ACTH, adrenocorticotropic hormone; ALCL, anaplastic large cell lymphoma; AML, acute myeloid leukemia; ARCO, association research circulation osseous; AVN, avascular necrosis; BME, bone marrow edema; BMT, bone marrow transplantation; GCS, glucocorticosteroids; HL, Hodgkin lymphoma; HR, high risk; LMW, low molecular weight; NHL, non-Hodgkin lymphoma; n.s., not specified; ON, osteonecrosis; po, by mouth; pts, patients; SR, standard risk.

Table 3.

Nonpharmacological, nonsurgical interventions for nontraumatic osteonecrosis

TreatmentIndicationStudy cohortDoseStudy designON classificationFollow-upConclusionsReference
HBO ON ALL/ NHL 19 pts (0, 7-15, 6 y) 13-80 treatments Single center Number of lesions (MRI) 12 mo Pain reduction 52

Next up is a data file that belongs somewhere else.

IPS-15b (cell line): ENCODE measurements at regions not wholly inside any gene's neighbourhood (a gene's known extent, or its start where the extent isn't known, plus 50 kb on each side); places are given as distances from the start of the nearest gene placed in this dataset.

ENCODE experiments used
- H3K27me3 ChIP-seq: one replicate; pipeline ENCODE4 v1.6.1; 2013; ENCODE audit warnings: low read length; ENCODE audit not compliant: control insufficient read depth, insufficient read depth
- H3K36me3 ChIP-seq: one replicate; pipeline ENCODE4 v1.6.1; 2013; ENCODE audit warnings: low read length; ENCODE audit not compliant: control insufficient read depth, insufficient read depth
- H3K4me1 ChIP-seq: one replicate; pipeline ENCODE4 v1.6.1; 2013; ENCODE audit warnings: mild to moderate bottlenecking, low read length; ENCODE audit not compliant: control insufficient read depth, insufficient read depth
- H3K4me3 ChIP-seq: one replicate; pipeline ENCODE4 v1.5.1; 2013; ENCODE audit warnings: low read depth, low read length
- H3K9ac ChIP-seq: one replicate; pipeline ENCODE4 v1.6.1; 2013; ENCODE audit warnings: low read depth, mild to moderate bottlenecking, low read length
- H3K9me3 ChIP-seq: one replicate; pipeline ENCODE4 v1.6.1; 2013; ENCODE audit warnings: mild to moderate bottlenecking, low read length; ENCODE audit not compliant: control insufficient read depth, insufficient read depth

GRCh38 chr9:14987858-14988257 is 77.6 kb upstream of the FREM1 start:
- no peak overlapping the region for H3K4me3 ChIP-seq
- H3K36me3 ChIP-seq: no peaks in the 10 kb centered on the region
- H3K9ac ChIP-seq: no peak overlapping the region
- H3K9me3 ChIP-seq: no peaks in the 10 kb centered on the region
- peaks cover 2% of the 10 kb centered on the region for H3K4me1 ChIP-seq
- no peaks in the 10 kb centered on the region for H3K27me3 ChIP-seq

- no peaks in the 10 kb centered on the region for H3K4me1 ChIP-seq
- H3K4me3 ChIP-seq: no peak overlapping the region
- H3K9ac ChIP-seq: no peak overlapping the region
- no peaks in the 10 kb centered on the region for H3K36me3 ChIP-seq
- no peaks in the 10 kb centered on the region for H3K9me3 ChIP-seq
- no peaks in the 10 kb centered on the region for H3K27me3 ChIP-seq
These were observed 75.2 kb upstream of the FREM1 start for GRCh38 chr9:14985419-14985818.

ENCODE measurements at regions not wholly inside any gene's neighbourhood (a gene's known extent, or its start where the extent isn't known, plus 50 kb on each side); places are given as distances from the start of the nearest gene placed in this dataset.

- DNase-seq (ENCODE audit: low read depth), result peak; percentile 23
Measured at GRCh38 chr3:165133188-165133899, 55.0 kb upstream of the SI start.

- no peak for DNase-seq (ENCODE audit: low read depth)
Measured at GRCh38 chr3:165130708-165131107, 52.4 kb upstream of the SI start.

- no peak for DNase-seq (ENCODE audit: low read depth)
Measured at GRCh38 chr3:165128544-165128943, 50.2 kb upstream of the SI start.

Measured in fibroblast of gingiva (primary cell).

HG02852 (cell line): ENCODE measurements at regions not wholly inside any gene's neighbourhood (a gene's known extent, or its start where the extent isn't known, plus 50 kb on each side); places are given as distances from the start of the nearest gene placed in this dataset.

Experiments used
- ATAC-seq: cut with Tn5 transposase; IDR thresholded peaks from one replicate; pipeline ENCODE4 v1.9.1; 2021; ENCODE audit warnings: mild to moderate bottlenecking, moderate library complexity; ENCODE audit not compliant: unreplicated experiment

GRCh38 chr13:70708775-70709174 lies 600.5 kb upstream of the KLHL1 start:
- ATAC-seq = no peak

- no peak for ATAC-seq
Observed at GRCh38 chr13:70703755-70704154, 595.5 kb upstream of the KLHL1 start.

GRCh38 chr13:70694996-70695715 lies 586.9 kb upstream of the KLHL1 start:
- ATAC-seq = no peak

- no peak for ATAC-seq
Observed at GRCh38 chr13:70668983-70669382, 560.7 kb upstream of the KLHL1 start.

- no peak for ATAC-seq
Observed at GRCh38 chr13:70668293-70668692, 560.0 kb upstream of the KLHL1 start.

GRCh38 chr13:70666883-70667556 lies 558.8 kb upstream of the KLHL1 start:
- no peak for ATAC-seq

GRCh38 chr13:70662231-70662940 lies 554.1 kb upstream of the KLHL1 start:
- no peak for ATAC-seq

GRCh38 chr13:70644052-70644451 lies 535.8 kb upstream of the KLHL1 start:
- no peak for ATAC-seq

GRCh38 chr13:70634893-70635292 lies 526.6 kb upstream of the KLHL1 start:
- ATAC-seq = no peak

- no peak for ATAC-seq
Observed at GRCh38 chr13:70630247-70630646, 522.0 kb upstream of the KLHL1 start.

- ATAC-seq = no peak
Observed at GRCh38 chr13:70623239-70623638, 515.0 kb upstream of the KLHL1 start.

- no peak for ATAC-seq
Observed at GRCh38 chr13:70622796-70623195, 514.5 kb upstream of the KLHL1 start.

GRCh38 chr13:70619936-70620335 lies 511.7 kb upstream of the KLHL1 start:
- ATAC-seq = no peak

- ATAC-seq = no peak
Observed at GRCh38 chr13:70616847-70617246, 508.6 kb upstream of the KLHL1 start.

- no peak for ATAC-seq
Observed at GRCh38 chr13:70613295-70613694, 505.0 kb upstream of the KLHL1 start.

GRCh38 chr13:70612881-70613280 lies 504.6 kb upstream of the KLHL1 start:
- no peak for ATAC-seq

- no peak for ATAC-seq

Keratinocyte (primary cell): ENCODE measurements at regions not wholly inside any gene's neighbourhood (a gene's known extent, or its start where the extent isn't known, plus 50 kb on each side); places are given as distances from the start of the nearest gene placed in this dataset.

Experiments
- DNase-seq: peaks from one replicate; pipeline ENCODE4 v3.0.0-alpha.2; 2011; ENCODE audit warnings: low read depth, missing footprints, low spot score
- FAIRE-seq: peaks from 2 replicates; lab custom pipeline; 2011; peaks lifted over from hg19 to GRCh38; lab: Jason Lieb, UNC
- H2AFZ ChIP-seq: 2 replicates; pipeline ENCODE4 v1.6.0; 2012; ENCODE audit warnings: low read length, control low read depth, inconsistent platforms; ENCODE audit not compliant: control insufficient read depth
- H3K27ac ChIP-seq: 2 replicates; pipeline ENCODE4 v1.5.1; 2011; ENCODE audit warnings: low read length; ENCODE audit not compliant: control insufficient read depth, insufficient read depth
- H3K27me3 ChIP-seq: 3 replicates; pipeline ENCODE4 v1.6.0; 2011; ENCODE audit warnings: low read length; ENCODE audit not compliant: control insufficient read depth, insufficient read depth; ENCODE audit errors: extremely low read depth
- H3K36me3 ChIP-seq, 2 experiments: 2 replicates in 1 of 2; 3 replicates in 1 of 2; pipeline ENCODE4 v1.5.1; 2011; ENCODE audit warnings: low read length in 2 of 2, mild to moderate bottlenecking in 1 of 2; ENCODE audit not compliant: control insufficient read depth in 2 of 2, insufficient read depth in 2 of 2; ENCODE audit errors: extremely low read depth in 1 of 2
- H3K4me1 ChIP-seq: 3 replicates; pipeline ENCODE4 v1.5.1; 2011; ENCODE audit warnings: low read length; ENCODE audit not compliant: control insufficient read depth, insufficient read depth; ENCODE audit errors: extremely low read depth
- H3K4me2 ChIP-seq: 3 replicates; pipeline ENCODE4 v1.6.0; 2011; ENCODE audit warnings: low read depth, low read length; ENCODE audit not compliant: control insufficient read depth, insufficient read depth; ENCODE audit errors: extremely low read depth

ESWT >30 y and ARCO I-III 19 pts (30 hips) A (1000 shocks/session, EFD per shock 0.12 mJ/mm2Single center ARCO 6 mo VAS, Harris Hip Score, and Osteoarthritis Index improved 53  
B (1000 shocks/ session, EFD per shock 0.32 mJ/mm2
ESWT n.s. 40 pts (31.9-54 y) Group A, group B: prostacyclin and bisphosphonate Single center, prospective, randomized Bone marrow edema >12 mo Improvement in pain and function of affected knees; complete regression in all pts of group A 59  
(S)PEMF In vitro cell culture, in vivo mice 2 humans/ 18 mice Mice: 1 Tesla, 30 pulses/d Single center Mice: histopathology 4 wk Bone repair, neovascularization, and cell growth in necrotic bone in mice 57  
TreatmentIndicationStudy cohortDoseStudy designON classificationFollow-upConclusionsReference
HBO ON ALL/ NHL 19 pts (0, 7-15, 6 y) 13-80 treatments Single center Number of lesions (MRI) 12 mo Pain reduction 52